In her own remarks at the event, the managing director of the World Bank, Ngozi Okonjo-Iweala, said reform could only come if he (Obasanjo) and other Nigerian leaders have the political will to reform politicians.
“If they fail to be reformed, then they should be put aside and fresh blood should take charge. It is wrong to think that Nigeria cannot change,” she said.

On the issue of corruption, she said political will was required and that the Obasanjo regime did much in this respect.
She cited the example of revenue allocation from the federation account which was published monthly on the approval of Obasanjo. Okonjo-Iweala said Obasanjo gave the backing for “my colleague (Nuhu Ribadu) and one of our heroes to do the work that he was able to do.”
She added that when the Obasanjo regime came on board, the economy was growing by about 2.5 to 3 per cent but rose to 6 per cent.

“This is an indication that Nigeria can do things right. What is missing in the nation’s bid to get things right are policy consistency, leadership, better governance, the anti-corruption crusade, and an eye on the ball,” said the World Bank MD.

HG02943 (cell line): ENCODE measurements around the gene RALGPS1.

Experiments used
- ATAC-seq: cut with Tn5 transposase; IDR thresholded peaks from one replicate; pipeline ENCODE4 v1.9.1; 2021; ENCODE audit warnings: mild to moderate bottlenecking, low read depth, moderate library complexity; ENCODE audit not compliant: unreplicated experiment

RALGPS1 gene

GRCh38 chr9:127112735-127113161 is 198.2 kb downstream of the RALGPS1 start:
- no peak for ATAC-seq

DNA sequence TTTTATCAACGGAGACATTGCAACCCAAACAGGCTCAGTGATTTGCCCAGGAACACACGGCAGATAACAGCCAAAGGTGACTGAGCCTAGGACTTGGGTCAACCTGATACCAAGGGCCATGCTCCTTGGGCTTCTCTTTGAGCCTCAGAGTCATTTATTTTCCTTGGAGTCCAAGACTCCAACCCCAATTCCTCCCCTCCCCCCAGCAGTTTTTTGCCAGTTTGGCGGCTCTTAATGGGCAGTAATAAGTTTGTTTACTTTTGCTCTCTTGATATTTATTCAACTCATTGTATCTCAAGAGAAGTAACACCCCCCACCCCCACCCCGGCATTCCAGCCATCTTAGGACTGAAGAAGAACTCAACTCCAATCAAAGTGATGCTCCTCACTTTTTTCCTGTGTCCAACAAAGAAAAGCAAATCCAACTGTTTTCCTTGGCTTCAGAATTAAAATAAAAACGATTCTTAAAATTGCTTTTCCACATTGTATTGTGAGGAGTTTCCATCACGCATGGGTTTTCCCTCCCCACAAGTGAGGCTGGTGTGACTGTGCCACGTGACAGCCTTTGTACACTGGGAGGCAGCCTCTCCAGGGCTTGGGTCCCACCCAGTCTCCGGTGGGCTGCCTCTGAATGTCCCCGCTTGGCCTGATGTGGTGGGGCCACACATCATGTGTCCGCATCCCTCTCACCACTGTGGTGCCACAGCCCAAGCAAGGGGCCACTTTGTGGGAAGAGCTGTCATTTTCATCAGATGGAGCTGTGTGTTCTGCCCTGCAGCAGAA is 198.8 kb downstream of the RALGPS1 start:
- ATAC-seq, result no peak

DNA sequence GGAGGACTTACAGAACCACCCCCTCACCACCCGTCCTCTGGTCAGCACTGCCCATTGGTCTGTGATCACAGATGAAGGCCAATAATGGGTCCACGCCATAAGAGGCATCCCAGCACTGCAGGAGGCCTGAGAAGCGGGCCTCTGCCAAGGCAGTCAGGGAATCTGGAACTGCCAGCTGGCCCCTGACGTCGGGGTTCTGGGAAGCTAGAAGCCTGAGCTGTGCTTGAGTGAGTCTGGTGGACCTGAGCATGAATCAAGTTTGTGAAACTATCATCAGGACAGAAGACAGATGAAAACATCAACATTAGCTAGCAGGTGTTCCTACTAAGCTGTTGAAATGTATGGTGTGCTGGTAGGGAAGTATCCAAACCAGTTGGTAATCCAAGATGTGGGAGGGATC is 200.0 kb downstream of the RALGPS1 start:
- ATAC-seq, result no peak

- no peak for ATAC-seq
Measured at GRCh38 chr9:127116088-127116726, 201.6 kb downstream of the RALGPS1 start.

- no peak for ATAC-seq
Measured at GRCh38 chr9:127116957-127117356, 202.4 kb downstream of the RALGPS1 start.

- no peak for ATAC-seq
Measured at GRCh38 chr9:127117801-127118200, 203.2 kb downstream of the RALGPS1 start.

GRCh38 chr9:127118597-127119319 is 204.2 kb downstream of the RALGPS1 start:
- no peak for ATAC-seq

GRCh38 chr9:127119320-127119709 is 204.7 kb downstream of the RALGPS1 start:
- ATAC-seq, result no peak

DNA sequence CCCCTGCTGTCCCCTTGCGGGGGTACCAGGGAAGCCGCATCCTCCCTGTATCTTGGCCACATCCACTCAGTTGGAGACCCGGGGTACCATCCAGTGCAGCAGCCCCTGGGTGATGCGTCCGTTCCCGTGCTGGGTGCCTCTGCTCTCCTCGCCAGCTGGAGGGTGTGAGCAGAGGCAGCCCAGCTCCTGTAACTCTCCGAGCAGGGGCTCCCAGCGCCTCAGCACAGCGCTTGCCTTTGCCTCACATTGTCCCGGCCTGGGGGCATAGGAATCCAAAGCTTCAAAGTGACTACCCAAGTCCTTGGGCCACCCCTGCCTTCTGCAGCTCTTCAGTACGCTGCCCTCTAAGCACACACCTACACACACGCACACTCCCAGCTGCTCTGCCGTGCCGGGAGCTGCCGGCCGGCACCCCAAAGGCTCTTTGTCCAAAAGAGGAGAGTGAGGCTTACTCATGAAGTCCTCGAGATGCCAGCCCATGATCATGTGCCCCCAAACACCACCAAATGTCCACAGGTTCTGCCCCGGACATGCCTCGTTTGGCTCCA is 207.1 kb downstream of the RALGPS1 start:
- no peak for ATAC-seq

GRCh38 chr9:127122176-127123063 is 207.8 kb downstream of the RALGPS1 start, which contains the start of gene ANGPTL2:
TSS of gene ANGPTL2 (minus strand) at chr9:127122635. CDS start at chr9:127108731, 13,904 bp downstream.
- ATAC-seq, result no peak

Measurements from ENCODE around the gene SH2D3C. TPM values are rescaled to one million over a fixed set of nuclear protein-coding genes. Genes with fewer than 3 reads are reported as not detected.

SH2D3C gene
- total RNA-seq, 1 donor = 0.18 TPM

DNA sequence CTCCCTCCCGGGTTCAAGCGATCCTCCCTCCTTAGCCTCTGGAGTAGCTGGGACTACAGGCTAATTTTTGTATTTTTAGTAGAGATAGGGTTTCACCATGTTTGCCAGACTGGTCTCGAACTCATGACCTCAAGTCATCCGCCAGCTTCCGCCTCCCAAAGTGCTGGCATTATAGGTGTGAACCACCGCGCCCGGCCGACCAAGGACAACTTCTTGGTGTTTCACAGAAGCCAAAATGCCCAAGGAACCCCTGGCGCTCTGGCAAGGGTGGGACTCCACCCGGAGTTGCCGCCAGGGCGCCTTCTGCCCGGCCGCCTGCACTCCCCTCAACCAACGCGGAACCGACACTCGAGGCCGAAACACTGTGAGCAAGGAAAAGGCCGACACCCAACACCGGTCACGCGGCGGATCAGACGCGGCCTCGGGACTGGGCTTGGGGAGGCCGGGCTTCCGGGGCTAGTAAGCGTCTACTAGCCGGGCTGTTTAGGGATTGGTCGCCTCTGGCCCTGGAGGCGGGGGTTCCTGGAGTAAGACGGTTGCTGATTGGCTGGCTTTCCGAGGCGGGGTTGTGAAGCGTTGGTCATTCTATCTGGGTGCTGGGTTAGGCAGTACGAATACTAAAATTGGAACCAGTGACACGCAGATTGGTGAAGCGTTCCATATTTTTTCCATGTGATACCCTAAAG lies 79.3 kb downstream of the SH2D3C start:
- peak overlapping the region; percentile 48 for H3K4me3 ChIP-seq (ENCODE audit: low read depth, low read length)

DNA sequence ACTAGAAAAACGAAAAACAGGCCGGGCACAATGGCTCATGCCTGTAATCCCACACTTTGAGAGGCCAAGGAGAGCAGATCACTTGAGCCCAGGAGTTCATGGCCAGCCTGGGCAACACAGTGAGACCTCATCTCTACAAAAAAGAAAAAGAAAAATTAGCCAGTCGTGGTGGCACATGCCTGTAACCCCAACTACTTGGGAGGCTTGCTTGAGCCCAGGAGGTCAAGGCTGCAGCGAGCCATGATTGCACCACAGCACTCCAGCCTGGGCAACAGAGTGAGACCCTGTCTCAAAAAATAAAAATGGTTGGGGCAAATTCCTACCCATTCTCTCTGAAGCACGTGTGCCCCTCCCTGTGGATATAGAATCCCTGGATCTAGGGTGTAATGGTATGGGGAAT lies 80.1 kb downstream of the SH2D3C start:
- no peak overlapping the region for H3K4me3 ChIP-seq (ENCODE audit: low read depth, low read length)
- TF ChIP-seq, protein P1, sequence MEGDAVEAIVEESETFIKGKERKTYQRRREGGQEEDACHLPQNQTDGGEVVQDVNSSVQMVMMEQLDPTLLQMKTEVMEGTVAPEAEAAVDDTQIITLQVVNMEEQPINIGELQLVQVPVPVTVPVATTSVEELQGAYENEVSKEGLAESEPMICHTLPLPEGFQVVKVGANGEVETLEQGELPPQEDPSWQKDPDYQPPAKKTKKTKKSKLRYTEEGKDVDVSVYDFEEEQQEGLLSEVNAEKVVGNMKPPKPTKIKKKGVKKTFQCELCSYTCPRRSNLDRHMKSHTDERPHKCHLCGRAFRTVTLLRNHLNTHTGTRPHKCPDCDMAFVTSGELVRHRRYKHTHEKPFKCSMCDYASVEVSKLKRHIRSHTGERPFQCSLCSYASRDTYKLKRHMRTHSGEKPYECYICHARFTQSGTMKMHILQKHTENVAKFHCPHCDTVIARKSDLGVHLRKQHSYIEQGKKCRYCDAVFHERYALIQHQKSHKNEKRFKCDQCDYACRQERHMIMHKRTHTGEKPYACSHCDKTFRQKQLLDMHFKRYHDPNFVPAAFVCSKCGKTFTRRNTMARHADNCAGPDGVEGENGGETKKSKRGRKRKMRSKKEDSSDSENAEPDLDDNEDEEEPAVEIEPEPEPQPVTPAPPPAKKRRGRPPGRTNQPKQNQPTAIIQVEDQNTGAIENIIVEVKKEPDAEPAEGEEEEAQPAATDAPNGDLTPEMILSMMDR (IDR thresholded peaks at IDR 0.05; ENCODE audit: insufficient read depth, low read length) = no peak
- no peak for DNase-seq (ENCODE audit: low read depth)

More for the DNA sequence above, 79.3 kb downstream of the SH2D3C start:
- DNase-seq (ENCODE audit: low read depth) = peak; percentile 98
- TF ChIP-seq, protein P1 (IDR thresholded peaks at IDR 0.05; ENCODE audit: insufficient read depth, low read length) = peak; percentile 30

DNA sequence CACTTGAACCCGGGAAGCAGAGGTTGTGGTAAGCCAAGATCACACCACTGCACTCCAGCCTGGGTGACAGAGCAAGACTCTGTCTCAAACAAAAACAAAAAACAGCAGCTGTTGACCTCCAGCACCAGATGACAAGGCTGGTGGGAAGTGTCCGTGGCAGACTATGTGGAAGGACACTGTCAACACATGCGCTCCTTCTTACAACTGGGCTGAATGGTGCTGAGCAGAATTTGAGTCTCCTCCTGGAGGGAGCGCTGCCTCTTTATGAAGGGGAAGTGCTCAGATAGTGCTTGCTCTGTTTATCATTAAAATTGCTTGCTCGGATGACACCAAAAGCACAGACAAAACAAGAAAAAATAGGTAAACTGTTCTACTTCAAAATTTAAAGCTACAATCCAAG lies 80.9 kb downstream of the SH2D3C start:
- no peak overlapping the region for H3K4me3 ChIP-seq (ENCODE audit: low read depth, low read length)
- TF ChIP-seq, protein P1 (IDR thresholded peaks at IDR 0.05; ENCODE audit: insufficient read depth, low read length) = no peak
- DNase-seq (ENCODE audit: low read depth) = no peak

Warning the nation about an impending demographic disaster, she said: “70 per cent of our population is 30 years and younger. We just got some figures on unemployment. Under-employment has not even been measured.
“If we can turn these people into productive citizens, we will reap what is called demographic dividends for the country, just as the East-Asian countries did.